>> well, they're really not responding to the story. >> right. >> what they're basically do is saying there's no communication was the russians about coordination or about what russia was doing in the election. frankly, we have nobody telling us that that was in any way discussed in any of those meetings. what we are reporting is basically that they did discuss campaign matters contrary to what sessions said in his march 2nd press conference. >> right. and that goes to the credibility of jeff sessions. carl? >> you know, there's a move here for the former attorney general -- or the current attorney general of the united states, and that is to look at the president of the united states who has thrown him under the bus and go to congress and say, "i'm here to tell you everything you want to know about what happened in our campaign with the russians. ask me anything you want, i'm going to tell you everything, i'm going to tell you what the president and i talked about, i'm going to tell you what flynn and i talked about, i'm going to tell you what the russian ambassador and i talked about," and then we will have some clarity.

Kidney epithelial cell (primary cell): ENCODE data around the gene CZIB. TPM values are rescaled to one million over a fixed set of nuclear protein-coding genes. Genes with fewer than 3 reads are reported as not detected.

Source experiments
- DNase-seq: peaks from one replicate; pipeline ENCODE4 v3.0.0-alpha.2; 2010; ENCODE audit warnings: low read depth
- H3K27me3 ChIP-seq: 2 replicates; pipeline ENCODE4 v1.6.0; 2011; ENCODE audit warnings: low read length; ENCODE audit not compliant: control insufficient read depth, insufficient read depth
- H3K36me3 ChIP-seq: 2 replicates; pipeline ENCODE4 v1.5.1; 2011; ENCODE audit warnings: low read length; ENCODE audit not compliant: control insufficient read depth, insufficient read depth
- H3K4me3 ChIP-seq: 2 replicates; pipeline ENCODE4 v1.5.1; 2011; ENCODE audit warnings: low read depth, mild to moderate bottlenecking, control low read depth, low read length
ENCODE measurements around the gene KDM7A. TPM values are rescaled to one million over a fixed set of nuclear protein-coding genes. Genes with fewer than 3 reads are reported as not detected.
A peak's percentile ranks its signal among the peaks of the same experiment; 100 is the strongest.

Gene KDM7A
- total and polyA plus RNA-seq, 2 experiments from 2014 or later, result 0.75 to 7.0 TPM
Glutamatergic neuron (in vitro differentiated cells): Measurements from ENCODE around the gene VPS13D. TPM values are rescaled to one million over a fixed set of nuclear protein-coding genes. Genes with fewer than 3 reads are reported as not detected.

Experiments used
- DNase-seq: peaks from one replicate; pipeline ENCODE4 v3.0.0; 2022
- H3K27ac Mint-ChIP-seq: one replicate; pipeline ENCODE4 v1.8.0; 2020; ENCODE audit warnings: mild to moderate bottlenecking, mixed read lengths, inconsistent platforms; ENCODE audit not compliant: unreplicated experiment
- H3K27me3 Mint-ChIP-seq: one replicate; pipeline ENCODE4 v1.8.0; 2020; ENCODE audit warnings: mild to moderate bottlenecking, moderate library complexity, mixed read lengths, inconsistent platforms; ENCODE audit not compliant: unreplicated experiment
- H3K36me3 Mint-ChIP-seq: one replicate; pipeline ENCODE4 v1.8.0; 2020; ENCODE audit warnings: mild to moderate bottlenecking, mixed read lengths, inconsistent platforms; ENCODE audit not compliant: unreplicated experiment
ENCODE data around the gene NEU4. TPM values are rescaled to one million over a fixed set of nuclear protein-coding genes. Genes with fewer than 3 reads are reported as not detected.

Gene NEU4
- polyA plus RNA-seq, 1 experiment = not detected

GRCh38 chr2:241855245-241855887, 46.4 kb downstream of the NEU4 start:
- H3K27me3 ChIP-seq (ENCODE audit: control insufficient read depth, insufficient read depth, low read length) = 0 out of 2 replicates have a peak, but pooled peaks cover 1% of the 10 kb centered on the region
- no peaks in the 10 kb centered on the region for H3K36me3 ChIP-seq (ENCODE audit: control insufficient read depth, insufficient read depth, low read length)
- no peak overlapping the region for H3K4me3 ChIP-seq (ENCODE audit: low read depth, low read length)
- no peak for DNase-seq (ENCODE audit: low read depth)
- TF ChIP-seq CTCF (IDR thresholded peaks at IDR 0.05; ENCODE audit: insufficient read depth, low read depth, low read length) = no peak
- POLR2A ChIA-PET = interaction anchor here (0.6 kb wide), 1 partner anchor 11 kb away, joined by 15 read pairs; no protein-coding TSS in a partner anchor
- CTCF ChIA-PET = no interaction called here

>> why would we trust -- >> let's see what he says. i don't know if we will trust him, but let's listen to him and see if this coverup continues, because he is in a position to ll us a lot, and perhaps now that the president has thrown him under the bus he might have motivation to let us know what he knows. is that a radical idea? >> it is, and it would make sense, but we know that this is an administration that doesn't listen to common sense. this could have been so much better handled from the get-go. we have all talked about this, right? just to be straight, to be honest, to be transparent, which is what they always talk, about what actually happened. >> unless -- >> the fact -- exactly. the fact they haven't been able to do that each and every time and the fact that we continue to find out nuggets about the russian either interference or collusion or conversations about campaign -- >> remember, filled out a form straight three times, a number